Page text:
“When you have to make a choice and don’t make it, that is in itself a choice.” ~William James
I’ve been thinking a lot lately about right and wrong. Not the big moral issues — I’m not planning a crime spree or scheming anything illegal — just the internal debates we have about right and wrong that keep us from moving forward. Thoughts like:
- What if I make the wrong choice?
- Which path is the right one for me?
- I don’t want to make a mistake again.
These kind of thoughts keep us in limbo. They may inspire additional research into options, but most likely, they aren’t motivating us to take action. We stay stuck in an internal debate, rather than fully living.
One way this recently showed up in my life is in fabric. One of my sisters asked me to make a quilt out of the materials we used in her daughter’s nursery 11 years ago. There are limited amounts of each material, and I can’t go to the store to buy more of these specific patterns. I’ve put off making the quilt for a few years, and finally asked myself why I was procrastinating. I realized I was scared to “mess it up.” If I don’t do it “right,” all that is left of these materials will be destroyed. I know how important this is to my sister, and could be to my niece, and I would like it to be a treasure for them both. But adding this extra pressure on myself meant that the scraps of material were still sitting here with me, and not being enjoyed.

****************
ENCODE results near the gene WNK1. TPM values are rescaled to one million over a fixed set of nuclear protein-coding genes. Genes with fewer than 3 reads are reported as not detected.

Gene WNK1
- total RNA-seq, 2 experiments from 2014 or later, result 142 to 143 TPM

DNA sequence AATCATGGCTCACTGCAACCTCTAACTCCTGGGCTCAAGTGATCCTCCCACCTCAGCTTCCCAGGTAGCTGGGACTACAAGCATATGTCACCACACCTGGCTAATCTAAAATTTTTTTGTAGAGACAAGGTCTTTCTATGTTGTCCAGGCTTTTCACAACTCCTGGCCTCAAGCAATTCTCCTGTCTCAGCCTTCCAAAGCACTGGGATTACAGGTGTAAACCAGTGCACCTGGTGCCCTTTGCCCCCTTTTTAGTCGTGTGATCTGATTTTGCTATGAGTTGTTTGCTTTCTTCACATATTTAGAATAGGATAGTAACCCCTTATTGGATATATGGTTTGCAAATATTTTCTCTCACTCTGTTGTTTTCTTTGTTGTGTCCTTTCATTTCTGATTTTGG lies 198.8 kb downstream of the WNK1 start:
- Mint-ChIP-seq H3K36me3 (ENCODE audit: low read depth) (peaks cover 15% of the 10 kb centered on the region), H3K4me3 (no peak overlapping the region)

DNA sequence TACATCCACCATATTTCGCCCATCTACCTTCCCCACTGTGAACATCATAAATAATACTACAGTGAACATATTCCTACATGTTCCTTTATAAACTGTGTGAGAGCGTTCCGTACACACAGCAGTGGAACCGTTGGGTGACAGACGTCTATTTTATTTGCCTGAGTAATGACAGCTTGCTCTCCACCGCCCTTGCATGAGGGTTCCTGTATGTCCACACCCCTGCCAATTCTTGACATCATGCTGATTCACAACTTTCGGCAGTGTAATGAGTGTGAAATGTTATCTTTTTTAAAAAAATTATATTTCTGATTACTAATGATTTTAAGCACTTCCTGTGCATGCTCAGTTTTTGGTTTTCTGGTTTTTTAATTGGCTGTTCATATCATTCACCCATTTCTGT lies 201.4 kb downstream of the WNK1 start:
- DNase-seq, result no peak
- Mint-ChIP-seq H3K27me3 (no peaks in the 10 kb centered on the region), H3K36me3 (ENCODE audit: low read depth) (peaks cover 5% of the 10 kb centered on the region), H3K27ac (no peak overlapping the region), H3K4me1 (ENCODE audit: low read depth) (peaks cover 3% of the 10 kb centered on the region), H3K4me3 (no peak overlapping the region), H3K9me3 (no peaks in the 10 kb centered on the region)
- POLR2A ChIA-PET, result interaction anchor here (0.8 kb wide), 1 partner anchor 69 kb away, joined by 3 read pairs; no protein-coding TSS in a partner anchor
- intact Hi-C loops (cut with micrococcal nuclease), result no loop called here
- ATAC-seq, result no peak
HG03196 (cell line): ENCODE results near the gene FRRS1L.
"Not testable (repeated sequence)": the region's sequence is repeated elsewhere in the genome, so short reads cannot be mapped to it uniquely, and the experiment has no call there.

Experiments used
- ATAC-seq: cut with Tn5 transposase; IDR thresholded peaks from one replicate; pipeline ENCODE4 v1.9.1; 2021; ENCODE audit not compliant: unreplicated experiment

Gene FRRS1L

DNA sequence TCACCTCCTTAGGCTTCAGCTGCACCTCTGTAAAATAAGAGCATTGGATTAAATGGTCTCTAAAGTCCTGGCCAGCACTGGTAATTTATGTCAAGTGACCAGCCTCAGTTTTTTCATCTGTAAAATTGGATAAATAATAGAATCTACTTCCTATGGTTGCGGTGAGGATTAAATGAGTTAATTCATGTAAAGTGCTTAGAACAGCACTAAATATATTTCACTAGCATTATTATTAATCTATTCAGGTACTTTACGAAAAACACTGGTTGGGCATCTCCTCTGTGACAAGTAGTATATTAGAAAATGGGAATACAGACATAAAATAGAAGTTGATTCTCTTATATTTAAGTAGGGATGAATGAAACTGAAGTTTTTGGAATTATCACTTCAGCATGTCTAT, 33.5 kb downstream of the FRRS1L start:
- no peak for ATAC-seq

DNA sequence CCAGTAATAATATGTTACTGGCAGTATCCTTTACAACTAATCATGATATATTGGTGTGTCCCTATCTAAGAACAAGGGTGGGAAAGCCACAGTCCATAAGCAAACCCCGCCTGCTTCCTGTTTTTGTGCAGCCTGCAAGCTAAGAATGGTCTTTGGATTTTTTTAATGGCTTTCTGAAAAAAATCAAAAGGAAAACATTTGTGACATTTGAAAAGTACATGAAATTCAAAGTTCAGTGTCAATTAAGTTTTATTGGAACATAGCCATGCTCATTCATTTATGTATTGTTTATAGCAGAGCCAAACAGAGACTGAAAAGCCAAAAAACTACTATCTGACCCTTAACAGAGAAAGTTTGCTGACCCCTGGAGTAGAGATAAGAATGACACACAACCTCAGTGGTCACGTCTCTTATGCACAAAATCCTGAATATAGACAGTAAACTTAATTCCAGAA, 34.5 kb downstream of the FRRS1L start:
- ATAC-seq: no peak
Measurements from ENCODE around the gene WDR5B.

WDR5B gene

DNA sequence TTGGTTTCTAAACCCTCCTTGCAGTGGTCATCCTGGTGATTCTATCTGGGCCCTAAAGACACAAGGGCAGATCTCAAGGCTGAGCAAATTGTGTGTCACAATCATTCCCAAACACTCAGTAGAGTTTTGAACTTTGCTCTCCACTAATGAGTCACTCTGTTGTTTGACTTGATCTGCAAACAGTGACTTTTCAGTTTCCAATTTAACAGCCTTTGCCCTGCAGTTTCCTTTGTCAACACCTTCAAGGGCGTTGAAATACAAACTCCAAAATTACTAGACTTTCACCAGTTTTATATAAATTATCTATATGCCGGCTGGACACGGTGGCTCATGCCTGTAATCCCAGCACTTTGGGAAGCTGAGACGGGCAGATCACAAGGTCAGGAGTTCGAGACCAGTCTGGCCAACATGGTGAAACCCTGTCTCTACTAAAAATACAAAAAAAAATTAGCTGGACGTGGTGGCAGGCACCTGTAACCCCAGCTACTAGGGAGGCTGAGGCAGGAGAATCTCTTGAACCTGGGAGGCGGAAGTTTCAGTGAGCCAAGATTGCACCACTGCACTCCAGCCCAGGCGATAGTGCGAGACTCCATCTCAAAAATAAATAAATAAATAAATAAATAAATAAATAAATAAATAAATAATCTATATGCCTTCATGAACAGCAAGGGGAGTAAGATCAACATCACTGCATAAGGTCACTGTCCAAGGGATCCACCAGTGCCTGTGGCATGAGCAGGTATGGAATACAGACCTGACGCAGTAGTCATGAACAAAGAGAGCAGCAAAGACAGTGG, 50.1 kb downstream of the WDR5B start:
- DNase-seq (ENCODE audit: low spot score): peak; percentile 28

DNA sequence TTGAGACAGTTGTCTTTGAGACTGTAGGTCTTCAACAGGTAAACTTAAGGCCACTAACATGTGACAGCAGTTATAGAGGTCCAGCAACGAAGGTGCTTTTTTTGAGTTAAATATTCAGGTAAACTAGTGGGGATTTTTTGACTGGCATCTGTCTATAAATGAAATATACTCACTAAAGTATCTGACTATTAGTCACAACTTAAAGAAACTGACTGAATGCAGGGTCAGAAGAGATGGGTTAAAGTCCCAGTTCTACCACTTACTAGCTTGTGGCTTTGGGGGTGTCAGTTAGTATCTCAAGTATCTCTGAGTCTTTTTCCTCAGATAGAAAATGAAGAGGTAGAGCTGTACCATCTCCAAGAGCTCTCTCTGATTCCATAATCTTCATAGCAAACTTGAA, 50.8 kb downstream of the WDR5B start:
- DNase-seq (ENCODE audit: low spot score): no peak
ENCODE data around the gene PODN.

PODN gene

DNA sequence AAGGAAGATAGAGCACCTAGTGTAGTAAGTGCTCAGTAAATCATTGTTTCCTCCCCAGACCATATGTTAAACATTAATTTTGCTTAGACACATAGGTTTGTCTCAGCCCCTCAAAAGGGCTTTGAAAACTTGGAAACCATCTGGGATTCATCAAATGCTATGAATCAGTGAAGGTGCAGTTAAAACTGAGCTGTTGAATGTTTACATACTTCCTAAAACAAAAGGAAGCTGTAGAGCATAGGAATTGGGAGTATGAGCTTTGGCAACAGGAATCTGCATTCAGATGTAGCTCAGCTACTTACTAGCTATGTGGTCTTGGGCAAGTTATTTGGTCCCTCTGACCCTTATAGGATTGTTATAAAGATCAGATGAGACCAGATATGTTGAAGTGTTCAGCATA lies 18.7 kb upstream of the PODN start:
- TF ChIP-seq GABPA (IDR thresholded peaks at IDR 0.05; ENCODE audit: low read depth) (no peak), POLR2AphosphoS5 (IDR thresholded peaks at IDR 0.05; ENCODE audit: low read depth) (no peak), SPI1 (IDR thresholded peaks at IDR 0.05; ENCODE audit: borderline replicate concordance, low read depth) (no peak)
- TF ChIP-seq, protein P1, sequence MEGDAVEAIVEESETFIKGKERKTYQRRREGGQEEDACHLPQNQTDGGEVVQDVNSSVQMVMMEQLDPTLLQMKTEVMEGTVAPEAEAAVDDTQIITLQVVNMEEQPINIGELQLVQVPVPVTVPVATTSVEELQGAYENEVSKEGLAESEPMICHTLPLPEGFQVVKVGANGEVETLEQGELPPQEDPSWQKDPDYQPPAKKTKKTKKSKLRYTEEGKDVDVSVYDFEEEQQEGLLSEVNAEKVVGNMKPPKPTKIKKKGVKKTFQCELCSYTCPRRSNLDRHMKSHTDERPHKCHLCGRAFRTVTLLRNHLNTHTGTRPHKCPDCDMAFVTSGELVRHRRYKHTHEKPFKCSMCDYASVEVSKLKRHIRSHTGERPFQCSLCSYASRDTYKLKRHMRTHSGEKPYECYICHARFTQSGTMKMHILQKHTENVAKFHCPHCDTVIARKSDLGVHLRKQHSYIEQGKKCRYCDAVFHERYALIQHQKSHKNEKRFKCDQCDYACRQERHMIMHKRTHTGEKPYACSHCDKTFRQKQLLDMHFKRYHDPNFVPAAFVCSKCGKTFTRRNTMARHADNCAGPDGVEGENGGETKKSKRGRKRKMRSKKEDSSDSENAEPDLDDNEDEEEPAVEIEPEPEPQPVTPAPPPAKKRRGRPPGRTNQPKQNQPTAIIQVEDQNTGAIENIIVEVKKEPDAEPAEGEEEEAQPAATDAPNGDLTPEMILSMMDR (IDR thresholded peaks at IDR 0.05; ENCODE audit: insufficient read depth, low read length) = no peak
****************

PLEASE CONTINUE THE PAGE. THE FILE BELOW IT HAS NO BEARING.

Here’s a radical idea: Maybe there is no right or wrong. Consider for a moment that even the so-called mistakes you made in your past and the so-called wrong choices have gotten you to this point. You probably learned from each of those experiences, and quite possibly, you learned MORE about those “wrong” choices than the “right” ones you made.
These paralyzing thoughts can hold us back in our careers, in our relationships, and yes, even in our quilt-making! Ask yourself why you’re not making a decision. Perhaps you need more information. If so, do the necessary research. But don’t sit on the sidelines and not make a choice just because you’re afraid of doing it “wrong.”
For me, knowing that I wanted to do a very good job, I am taking extra time to plan and measure before cutting. I’m not rushing this project, but I am making progress. And while I know that none of my quilts are ever technically perfect, they can be perfect expressions of love.